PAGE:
There’s an expression we’ve all heard: “There are two sides to every story.” In a world of 7 billion people, that saying seems to be a gross understatement. The greater truth is probably that every story has many, many sides; and those sides have many, many angles; and those angles have many, many degrees — and on and on and on. We live in a diverse world full of diverse beings and each of us is blessed with our own unique perspective of the myriad of moments that fill our days.
Those perspectives are based on many factors. Spiritually we have an overreaching cosmic perspective to our existence. Genetically we inherit a family story that has traveled through our family DNA for generations. Societally we absorb the programming of the culture in which we live — its rules, values, marketing, etc. From our own life experiences we accumulate the individual lessons we’ve learned throughout this lifetime. All of those perspectives, and more, are influenced and impacted again and again by each other, creating what we call “reality.” The wildly unique nature of our perspectives is often the cause of our desperately crying out to other beings in disbelief during a disagreement, “Can’t you see?” The quite obvious and logical answer is no … because from their unique perspective, how could they ever see what we are seeing from ours?
I’ve been contemplating this idea as I had an experience recently with someone I love. A situation arose that we experienced together, but each in our own ways. To say it more directly, we had a disagreement. That disagreement was further compounded as we disagreed on the timing we had to address it. And then, when we did address it, we disagreed even more about how we each had handled it. The result was that this person I love told me I was neither loving nor kind.
That’s an interesting comment for me to hear. It might sound like a fairly innocuous statement, but I have a lot invested in being loving and kind. I left a powerful place in business, wrote a book, share weekly blogs and daily social media updates, travel the world studying with teachers, and counsel friends and strangers, with an overarching theme of love and kindness — toward ourselves and others. So we can share this experience together, take a moment to breathe and get in touch with one of your major objectives in life: perhaps it’s your company plan, or being a good parent, or a product you’re building, or a spiritual objective you are pursuing. Now take another breath and imagine for a moment that your boss, or children, or customers, or spiritual advisor tells you that you’ve failed — that your plan isn’t good, you’re not a good parent, your product isn’t helpful, or your spiritual path is invalid. Ouch … right? We’ve all been there at one time or another and it hurts.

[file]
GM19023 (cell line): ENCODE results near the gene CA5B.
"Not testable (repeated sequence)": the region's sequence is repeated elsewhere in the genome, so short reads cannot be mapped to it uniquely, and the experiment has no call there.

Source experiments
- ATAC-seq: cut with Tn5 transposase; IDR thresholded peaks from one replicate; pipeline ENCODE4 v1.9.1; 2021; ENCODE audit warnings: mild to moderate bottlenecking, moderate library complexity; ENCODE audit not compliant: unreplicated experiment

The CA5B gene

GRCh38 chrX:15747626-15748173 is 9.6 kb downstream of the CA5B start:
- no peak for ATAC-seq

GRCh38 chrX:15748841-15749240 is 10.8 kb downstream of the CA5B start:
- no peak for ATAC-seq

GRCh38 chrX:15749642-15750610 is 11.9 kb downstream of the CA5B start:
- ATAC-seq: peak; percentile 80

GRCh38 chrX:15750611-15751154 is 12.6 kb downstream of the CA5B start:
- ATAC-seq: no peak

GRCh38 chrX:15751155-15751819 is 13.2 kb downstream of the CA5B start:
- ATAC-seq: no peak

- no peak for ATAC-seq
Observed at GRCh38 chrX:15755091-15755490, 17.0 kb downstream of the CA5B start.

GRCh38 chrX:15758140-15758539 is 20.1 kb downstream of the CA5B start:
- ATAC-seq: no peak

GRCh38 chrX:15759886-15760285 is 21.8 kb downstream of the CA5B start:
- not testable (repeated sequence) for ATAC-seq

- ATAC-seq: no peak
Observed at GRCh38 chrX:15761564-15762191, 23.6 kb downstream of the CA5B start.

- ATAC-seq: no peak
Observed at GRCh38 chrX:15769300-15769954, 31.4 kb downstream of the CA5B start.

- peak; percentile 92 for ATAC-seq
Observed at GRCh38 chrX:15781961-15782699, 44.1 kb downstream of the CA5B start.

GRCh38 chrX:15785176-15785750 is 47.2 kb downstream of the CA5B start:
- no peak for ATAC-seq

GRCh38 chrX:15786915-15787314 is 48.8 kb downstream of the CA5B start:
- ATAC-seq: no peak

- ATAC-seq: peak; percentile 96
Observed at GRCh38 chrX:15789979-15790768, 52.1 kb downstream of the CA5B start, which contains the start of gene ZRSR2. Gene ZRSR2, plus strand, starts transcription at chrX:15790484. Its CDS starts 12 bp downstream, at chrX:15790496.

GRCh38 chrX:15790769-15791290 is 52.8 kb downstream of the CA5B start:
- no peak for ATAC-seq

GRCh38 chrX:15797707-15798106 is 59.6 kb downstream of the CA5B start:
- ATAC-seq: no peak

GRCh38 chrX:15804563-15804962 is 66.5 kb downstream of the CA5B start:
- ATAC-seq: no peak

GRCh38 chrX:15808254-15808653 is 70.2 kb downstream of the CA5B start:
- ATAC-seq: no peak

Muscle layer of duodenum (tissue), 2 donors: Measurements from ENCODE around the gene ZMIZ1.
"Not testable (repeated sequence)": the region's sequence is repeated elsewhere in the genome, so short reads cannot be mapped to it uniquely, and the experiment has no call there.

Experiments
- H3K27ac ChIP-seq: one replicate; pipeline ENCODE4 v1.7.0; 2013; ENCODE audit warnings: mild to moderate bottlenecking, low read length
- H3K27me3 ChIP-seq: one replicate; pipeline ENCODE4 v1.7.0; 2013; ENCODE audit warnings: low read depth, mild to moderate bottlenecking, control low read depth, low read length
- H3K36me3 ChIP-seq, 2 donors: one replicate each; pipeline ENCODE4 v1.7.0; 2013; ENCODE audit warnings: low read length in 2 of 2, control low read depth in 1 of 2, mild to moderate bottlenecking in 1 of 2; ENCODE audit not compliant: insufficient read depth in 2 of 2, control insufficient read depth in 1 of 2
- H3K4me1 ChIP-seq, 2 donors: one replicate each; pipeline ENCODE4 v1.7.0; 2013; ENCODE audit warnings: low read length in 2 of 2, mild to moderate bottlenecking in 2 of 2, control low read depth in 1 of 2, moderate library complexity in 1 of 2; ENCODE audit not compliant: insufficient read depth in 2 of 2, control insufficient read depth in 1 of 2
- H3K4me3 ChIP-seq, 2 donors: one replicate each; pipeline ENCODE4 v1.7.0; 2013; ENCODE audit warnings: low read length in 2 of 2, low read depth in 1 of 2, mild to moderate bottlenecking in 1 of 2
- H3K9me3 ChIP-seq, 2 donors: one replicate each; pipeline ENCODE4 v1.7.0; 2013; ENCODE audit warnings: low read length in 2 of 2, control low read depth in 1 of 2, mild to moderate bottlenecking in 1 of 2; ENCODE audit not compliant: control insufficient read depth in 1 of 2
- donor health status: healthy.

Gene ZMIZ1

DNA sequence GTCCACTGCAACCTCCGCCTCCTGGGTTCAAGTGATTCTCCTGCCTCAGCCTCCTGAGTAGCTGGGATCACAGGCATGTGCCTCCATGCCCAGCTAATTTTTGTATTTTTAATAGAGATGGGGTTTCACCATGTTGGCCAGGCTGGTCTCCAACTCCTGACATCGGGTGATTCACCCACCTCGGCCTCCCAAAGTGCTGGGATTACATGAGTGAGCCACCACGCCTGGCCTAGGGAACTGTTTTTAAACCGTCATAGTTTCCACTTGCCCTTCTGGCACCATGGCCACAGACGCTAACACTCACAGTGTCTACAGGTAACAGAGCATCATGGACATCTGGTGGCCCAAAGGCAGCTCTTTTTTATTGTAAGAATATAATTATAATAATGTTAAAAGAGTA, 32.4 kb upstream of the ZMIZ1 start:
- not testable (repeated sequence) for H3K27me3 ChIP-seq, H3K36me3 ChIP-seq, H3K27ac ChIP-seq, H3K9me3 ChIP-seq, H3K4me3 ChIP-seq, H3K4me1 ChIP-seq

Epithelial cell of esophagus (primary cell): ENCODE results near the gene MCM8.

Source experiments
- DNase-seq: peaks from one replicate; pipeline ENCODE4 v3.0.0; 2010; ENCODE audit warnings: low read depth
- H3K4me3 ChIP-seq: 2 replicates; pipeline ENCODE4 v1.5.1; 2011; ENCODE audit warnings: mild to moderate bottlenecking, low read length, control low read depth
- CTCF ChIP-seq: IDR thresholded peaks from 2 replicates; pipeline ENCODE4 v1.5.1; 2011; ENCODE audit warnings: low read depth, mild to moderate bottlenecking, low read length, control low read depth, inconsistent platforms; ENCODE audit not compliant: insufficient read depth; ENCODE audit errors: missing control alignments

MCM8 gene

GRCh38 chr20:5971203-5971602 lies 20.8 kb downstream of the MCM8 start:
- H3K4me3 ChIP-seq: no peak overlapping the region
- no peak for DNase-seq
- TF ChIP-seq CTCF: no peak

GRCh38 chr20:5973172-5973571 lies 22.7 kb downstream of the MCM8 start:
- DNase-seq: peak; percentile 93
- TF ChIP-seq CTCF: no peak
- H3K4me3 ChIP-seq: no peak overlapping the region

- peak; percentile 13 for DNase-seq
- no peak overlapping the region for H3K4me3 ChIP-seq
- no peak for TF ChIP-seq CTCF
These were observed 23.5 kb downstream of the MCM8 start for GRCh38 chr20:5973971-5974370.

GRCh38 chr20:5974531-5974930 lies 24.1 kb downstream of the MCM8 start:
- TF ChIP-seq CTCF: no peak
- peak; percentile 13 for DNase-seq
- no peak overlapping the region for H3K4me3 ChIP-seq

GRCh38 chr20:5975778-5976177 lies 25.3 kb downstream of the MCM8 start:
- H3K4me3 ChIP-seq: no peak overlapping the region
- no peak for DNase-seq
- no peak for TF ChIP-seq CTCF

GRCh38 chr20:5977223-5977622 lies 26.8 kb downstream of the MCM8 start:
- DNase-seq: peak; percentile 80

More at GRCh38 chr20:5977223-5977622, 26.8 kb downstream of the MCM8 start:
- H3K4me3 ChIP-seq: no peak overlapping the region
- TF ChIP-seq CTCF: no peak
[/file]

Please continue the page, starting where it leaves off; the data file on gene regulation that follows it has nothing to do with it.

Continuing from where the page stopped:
This situation brought up some interesting feelings for me, which I think are common to us all and can be summarized into these two questions:
1) Who am I when someone I love disagrees with me?
2) Who are my loved ones to me when we disagree?
Who am I when someone I love disagrees with me? This first question is a deep one. We all have an image of ourselves — a picture of who we believe we are. In my case, kind and loving are two major pieces of that. I really want my life to be an expression of loving kindness. When I look around I can find a lot of agreement around that fact. “I’m loving and kind … damn it!” But what happens when I find disagreement? Can I still experience myself as loving when someone I care about says I’m not? Which brings up the core question — who is the judge of my love and the arbitrator of my kindness?
In such a crowded world this question becomes important to our understanding of our self-worth because no matter how loving or kind or brilliant or beautiful or strategic or compassionate or perfect we might be (or think we are), someone at some time is bound to disagree. Even if we hide out in a cave all by ourselves to meditate and send loving vibes to the universe there’s probably some animal that thinks we’re really selfish for stealing its home! As we develop more familiar relationships with people, in our homes, at work, and on the Internet we are bound to have moments of disagreement about how we appear to others … and what then? Do we have a foundation and inner self-image that can survive disagreement?
My teacher Tsoknyi Rinpoche calls this Essence Love. My wife and Sharon Salzberg once described it in a conversation as Innate Dignity. I like both of those descriptions of an inner quality of well-being that’s strong enough to weather the storm of disagreement. It’s the sensation that I’m good just as I am … and confident enough to be okay when someone else feels differently. In my life this has come from many hours of therapy and self-reflection — getting in touch with who I am beyond the superficial and learning to love me, for me. When that sense of wellness gets shaken, meditation has given me a tool to find my way home to essence love and innate dignity.